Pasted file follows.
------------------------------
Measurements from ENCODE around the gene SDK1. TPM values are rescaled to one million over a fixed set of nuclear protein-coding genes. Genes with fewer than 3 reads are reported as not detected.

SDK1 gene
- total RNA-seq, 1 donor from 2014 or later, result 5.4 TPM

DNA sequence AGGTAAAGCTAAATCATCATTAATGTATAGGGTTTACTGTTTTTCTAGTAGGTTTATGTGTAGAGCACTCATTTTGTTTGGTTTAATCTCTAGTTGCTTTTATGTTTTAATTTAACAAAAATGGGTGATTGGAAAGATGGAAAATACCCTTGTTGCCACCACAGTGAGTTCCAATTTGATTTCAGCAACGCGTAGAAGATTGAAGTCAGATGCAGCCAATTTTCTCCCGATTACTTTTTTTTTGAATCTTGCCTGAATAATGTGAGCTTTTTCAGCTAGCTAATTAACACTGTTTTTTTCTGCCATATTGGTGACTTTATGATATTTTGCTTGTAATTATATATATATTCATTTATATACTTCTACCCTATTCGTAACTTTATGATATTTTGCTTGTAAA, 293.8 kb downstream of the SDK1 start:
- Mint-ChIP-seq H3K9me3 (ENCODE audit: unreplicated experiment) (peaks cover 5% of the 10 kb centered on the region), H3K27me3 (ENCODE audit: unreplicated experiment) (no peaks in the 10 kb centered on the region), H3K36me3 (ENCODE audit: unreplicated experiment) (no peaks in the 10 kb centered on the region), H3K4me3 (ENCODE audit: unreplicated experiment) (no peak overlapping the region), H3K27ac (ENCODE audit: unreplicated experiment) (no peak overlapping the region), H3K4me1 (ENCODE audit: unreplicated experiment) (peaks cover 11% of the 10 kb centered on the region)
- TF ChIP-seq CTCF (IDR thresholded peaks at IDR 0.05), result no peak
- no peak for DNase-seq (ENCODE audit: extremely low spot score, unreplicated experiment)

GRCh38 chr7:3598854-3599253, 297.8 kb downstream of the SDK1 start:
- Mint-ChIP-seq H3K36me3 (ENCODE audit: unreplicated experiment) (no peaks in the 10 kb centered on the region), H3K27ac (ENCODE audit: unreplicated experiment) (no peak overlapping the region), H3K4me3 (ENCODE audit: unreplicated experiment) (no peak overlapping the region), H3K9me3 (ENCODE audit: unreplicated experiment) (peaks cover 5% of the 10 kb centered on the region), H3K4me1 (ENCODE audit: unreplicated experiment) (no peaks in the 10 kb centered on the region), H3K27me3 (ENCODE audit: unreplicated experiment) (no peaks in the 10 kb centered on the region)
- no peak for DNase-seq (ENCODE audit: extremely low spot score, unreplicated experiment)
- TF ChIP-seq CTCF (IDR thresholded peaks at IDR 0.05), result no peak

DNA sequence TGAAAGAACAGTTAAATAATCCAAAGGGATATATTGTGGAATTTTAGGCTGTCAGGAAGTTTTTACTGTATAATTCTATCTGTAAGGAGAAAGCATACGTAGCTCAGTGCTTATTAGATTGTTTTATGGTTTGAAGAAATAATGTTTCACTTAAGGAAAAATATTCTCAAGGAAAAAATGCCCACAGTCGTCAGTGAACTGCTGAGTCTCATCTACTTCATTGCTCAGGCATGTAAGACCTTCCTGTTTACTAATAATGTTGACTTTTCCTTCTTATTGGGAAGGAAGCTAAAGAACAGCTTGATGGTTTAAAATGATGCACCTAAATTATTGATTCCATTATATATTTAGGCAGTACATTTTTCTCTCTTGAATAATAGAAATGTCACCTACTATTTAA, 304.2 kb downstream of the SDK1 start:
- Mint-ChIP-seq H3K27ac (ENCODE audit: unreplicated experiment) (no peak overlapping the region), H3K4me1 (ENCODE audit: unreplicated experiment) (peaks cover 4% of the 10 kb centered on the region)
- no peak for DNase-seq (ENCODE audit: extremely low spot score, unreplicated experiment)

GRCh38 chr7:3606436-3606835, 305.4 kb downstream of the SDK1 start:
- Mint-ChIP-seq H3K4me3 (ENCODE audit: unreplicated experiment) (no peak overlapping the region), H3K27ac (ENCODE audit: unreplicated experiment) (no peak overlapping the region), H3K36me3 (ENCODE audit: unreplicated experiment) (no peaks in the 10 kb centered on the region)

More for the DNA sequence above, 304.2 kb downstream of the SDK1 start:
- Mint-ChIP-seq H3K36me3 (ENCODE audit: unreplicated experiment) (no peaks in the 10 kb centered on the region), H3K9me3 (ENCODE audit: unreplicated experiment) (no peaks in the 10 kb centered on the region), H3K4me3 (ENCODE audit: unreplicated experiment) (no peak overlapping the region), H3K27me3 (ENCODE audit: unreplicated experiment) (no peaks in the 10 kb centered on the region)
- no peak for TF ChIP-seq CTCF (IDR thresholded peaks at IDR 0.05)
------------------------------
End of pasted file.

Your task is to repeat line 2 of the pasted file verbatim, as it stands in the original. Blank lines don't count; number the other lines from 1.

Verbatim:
SDK1 gene